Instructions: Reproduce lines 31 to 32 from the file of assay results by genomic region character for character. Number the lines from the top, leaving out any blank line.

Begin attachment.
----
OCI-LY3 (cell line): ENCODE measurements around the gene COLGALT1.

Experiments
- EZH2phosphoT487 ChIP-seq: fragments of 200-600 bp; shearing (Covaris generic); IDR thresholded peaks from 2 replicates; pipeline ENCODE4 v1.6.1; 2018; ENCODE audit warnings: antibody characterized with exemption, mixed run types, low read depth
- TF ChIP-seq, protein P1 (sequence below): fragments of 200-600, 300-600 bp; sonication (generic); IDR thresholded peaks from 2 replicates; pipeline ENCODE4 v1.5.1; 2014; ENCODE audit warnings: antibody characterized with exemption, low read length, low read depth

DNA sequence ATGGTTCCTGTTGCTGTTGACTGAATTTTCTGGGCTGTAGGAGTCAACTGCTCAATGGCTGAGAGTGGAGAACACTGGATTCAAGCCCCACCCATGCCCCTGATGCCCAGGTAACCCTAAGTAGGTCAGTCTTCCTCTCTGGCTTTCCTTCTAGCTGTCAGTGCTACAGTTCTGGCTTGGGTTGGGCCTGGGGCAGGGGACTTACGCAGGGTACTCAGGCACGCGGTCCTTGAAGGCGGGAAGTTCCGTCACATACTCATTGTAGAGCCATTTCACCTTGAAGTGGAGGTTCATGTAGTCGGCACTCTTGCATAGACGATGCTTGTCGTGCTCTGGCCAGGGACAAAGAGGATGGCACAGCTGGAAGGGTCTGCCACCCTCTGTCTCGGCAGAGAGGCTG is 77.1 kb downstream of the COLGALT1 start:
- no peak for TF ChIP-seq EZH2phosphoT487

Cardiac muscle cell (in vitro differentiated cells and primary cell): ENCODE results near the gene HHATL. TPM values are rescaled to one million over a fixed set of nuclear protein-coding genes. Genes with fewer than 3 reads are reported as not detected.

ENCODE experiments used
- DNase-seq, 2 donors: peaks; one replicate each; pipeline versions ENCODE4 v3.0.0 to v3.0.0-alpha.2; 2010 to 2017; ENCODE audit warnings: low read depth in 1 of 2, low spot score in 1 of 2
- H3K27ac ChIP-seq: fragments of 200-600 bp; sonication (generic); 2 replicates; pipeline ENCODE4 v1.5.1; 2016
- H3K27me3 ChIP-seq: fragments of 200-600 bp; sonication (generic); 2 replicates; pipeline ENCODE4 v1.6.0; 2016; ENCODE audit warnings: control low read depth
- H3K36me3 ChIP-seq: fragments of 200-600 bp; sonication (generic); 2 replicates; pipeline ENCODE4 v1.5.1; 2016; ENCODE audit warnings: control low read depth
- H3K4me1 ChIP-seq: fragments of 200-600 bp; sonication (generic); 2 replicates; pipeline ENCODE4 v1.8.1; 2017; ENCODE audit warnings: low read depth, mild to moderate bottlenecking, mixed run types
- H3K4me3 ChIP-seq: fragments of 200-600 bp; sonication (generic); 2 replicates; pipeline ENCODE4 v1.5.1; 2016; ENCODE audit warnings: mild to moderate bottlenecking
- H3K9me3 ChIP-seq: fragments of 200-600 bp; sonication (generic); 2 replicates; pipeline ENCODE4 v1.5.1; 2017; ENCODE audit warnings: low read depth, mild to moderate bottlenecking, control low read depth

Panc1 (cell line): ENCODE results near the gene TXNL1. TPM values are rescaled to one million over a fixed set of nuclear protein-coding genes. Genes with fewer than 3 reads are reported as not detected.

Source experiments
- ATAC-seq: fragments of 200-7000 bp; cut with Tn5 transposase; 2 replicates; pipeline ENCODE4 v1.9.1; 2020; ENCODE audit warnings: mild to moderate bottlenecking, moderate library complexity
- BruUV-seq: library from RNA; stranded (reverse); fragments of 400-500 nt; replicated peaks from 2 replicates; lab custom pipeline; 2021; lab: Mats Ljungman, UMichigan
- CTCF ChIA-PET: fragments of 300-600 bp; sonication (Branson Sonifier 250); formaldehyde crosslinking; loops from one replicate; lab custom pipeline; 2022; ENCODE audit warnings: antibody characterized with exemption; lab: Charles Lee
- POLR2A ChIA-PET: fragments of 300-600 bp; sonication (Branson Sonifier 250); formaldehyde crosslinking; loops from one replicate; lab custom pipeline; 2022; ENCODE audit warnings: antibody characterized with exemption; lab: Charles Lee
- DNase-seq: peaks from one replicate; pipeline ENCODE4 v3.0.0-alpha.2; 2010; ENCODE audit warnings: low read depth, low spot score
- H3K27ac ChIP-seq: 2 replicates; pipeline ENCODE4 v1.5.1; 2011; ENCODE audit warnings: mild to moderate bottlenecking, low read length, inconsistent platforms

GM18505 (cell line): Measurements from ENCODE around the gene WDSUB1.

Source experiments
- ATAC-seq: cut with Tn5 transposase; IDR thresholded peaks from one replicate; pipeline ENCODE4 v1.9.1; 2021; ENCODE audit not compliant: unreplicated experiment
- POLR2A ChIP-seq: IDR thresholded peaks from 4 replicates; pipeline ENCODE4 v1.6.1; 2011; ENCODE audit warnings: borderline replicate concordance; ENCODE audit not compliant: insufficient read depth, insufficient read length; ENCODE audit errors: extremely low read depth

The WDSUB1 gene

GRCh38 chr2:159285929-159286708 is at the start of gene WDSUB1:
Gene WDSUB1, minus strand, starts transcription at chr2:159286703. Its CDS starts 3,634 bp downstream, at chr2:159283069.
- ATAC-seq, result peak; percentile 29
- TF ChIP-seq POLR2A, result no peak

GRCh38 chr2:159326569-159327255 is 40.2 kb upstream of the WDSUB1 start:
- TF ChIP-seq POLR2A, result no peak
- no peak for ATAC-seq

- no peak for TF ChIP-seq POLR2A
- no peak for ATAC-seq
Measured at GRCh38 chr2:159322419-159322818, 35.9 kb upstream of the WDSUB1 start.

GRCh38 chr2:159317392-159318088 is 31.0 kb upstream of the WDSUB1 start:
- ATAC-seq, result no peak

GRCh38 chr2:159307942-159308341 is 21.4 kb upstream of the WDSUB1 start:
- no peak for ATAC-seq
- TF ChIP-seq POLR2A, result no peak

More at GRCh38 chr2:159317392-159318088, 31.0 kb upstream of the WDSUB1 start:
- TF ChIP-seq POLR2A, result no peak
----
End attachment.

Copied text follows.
- ATAC-seq, result peak; percentile 29
- TF ChIP-seq POLR2A, result no peak